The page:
Per Petterson : I Refuse


When Jonsen, Tommy Berggren’s neighbour and the man who takes him in, is dying, he looks at Tommy and says,

‘You can’t refuse to die, my friend.’

And Tommy replies,

‘Goddammit, of course you can refuse.’

Tommy took action against the circumstances of his life when he was only 13 years old. He, his older sister, and younger twin sisters had been abandoned by their mother some years ago, and left to the violence of their father. He was the town dustman, proud of displaying his strength by lifting loaded dustbins high above his head, but of violent and uncertain temper. He regularly beat his children, not by using his hands, but by kicking them.

Tommy tries to care for his sisters, puts salve on their wounds almost every night, but he is just biding his time. One night after he has angered his father he gets a vicious beating and he knows it is time. He goes to his bedroom and takes the baseball bat he has under his bed, returns to his father and smashes his leg. After this he tries to keep the family together and the house neat and clean but their neighbours, who have been inactive until now, are moved to action and police are involved. The six year-old twin girls are taken in, his older sister Siri also taken in by Christian neighbours, but Tommy is assigned outside the village. This is where Jonsen steps in and takes him. It is an unofficial arrangement as Jonsen is unmarried, but it stays. Jonsen has his own reason for his charitable act.

The central theme of the book is the relationship between Tommy and his best friend Jim. Jim lives with his Christian mother who doesn’t approve of Tommy, Jim has never known his father, whereas Tommy’s mother is not around and he knew his father only too well. In their early years the boys are like twins in that they need no other company and do everything together.

So what goes wrong with their friendship? It’s not just that as he reaches teenage years Jim become close to Tommy’s sister Siri. Can it be an incident that happened when they are racing across the ice on their skates late one night that causes Jim to end their friendship? For Jim has a tender conscience and blames himself for many things while Tommy refuses. He struggles for himself.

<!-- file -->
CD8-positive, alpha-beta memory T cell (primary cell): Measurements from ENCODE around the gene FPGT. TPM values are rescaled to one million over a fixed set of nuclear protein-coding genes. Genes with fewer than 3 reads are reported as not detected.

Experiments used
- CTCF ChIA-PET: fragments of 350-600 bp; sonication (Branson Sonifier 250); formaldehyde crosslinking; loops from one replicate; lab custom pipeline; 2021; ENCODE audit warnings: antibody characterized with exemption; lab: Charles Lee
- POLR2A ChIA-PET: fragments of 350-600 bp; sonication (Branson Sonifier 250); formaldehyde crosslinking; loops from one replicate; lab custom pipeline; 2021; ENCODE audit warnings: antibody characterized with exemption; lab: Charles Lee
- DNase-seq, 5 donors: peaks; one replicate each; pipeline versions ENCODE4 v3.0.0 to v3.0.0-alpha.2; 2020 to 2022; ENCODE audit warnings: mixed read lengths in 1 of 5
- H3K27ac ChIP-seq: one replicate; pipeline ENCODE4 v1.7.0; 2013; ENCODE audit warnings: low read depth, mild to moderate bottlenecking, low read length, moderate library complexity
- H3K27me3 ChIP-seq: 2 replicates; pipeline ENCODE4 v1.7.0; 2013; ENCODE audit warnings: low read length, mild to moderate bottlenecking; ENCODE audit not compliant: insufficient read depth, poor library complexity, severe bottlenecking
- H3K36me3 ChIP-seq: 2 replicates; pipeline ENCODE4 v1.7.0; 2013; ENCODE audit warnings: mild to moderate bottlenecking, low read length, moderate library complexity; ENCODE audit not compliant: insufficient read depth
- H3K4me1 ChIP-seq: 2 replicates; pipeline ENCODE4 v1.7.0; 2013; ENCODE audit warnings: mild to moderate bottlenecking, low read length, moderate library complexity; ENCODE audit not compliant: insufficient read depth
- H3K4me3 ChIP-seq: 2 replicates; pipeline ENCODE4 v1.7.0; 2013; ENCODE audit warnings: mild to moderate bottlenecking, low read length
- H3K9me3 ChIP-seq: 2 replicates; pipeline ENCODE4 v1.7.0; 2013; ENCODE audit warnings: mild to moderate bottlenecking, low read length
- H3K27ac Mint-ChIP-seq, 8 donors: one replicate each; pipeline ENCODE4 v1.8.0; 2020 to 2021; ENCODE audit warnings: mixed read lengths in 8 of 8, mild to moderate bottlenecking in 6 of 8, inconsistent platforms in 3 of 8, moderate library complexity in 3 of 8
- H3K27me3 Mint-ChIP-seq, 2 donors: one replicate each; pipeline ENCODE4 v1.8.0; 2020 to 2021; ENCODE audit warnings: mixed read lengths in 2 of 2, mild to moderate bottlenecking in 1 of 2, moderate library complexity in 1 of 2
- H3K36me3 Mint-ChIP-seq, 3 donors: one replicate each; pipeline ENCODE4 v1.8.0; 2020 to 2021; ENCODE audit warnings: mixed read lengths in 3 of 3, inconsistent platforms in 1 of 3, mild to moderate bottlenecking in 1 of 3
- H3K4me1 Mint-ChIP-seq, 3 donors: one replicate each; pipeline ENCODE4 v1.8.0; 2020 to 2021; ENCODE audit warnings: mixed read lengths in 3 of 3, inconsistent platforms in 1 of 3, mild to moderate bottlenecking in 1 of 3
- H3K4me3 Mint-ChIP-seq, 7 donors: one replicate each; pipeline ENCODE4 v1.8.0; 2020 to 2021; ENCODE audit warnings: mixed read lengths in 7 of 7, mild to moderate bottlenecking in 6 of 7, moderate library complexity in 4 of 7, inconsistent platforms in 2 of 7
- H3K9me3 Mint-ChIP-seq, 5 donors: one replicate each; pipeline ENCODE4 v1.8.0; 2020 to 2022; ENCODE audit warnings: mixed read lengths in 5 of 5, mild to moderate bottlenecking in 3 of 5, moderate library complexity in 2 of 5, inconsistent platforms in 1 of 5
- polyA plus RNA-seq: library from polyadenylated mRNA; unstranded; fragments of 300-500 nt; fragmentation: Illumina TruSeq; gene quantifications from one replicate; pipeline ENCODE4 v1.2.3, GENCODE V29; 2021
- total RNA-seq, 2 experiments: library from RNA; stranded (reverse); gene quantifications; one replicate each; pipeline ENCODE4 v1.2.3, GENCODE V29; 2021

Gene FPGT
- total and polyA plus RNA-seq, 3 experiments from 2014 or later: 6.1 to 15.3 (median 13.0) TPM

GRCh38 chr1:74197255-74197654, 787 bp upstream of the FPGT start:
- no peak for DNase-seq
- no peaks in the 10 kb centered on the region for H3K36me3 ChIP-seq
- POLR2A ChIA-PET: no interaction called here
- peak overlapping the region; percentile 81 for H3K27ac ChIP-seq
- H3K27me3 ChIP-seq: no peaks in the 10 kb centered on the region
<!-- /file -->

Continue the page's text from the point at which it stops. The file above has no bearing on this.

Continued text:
The books speaks in the voices of Tommy and Jim, Siri, and Tommy’s mother and moves between the 1960’s and 2006 so the characters are shown at different points in their lives. I found this structure a little confusing at first, as the book starts in the voice of Jim in later life and I had to read back to see who was the man fishing.

Per Petterson writes with poetic clarity,

The moon was mirrored on the ice, and the ice looked as solid as it was. It was a night of blue ice minus ten degrees and the moon lit up parts of the rocky hill behind the lake and drew dark lines down where the ravines ran from the top to the far bank. A fir tree leaned over the lake casting crooked shadows across the ice. There wasn’t a cloud in the sky. Everything was still. (138)

and sometimes with the ecstatic flow of the Beats,

the boss of the mill…saw what everything could be used for, what could earn money, and the moon shining on fresh snow and the blue anemones on the hillsides and the bluebells in the meadows and the wind over the seas and the wind through the rye and the red ridges in the autumn and the birds that travelled here and left again, yes, everything that came here and left, none of this had any meaning for him…..(36)

Petterson’s subject is human life, joy, sorrow, mistakes, failures. Reading him is a deeply absorbing and uplifting experience.

Pr Peterson: I Refuse (tr. Don Bartlett,Harvill)

Secker 2014)

3 thoughts on “Per Petterson : I Refuse

  1. This has been on my radar for a while, but I have another Pettersson (Out Stealing Horses) on my shelves, which I ought to read before buying any others. His prose style sounds just my type of thing…interesting to see he shares a translator with Knausgaard.

    1. The translator, Don Bartlett, must be an extraordinary worker. As well as translating Knausgaard and Petterson, he has translated about twelve books by Jo Nesbo and the wonderful Before I Burn by Gaute Heivoll, and other authors I have yet to explore.

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